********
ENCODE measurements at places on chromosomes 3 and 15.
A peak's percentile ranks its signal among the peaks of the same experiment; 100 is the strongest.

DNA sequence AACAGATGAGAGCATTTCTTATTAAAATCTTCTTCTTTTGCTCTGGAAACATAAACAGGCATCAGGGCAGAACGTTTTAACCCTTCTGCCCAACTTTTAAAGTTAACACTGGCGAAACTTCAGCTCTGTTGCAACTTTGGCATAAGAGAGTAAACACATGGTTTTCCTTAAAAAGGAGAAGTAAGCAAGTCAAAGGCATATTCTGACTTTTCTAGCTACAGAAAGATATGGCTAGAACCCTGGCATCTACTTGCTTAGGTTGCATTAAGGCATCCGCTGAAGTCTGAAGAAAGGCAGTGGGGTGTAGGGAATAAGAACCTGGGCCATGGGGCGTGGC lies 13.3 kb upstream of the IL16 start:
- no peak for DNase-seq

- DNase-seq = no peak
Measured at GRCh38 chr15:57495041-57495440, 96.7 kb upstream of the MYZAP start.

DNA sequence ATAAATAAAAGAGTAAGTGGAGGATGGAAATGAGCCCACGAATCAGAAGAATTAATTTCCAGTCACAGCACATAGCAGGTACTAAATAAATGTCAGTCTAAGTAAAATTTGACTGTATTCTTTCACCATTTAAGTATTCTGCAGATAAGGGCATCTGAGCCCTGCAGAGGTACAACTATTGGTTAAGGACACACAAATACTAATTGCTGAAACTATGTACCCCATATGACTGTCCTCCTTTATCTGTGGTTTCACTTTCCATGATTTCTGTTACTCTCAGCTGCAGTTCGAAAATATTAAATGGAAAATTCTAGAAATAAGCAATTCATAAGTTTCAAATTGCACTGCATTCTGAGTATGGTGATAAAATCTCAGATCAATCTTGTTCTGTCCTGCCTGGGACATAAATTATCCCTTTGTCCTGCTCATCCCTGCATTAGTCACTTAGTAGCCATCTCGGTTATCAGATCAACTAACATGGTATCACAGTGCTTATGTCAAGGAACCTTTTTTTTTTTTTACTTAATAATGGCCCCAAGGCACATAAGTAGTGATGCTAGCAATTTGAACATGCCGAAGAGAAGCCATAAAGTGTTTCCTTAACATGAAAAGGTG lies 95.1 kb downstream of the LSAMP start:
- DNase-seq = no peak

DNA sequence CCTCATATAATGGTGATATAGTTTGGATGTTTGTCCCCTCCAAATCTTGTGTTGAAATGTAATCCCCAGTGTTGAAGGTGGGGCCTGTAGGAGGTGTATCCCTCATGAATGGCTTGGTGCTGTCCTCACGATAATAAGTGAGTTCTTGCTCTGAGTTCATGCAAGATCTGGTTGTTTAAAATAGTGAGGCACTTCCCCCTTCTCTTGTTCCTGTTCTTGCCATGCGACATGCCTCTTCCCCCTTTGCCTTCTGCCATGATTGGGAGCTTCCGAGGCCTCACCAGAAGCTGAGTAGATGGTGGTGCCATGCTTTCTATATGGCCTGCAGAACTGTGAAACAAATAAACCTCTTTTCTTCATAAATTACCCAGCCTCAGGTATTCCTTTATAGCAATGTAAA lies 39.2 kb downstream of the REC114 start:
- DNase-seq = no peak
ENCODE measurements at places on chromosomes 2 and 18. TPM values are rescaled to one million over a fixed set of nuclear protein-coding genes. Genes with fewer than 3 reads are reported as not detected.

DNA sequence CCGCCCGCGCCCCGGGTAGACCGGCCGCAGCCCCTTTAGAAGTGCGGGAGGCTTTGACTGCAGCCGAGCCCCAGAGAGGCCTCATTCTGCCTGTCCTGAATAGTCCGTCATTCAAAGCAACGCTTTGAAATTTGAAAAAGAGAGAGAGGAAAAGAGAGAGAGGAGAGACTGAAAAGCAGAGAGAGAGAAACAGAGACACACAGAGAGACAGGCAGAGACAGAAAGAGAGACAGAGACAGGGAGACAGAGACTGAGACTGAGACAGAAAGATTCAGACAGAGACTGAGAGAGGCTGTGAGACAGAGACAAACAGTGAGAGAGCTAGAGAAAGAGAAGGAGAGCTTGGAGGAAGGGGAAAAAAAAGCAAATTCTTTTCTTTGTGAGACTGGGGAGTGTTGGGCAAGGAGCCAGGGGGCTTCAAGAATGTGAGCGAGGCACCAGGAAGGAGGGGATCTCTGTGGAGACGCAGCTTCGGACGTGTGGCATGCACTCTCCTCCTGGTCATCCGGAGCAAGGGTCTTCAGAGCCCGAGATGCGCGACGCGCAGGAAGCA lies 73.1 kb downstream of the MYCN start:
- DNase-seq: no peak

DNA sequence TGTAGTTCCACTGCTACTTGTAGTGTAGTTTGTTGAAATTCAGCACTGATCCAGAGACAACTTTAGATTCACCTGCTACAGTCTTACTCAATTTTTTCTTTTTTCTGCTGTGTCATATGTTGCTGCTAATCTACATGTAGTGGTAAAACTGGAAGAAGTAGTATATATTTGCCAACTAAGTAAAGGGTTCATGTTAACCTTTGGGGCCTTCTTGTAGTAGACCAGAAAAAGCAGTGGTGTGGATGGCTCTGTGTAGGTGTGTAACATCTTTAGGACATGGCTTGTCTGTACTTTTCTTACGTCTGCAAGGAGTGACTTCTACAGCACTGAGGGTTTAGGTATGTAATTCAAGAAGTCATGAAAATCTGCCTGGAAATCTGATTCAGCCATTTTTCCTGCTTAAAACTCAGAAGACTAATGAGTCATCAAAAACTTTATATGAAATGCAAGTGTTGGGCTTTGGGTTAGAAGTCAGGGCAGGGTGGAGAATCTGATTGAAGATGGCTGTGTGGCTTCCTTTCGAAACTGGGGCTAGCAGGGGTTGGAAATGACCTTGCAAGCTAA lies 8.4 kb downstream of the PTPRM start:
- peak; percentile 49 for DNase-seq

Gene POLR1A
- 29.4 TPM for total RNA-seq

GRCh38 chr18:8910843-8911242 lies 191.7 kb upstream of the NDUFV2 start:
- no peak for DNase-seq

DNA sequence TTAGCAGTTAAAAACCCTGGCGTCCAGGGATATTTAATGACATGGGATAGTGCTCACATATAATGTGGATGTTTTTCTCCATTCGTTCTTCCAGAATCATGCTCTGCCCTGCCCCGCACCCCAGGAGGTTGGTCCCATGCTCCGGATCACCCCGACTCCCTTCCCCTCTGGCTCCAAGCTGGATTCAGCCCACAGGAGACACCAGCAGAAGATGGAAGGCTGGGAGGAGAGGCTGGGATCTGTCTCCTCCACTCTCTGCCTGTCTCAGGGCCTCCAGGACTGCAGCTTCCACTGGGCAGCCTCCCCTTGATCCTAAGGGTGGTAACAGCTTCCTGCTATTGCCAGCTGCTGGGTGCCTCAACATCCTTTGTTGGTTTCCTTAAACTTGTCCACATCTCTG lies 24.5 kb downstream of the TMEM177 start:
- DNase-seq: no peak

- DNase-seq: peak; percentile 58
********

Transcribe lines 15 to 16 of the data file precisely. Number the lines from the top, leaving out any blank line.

- peak; percentile 49 for DNase-seq

Gene POLR1A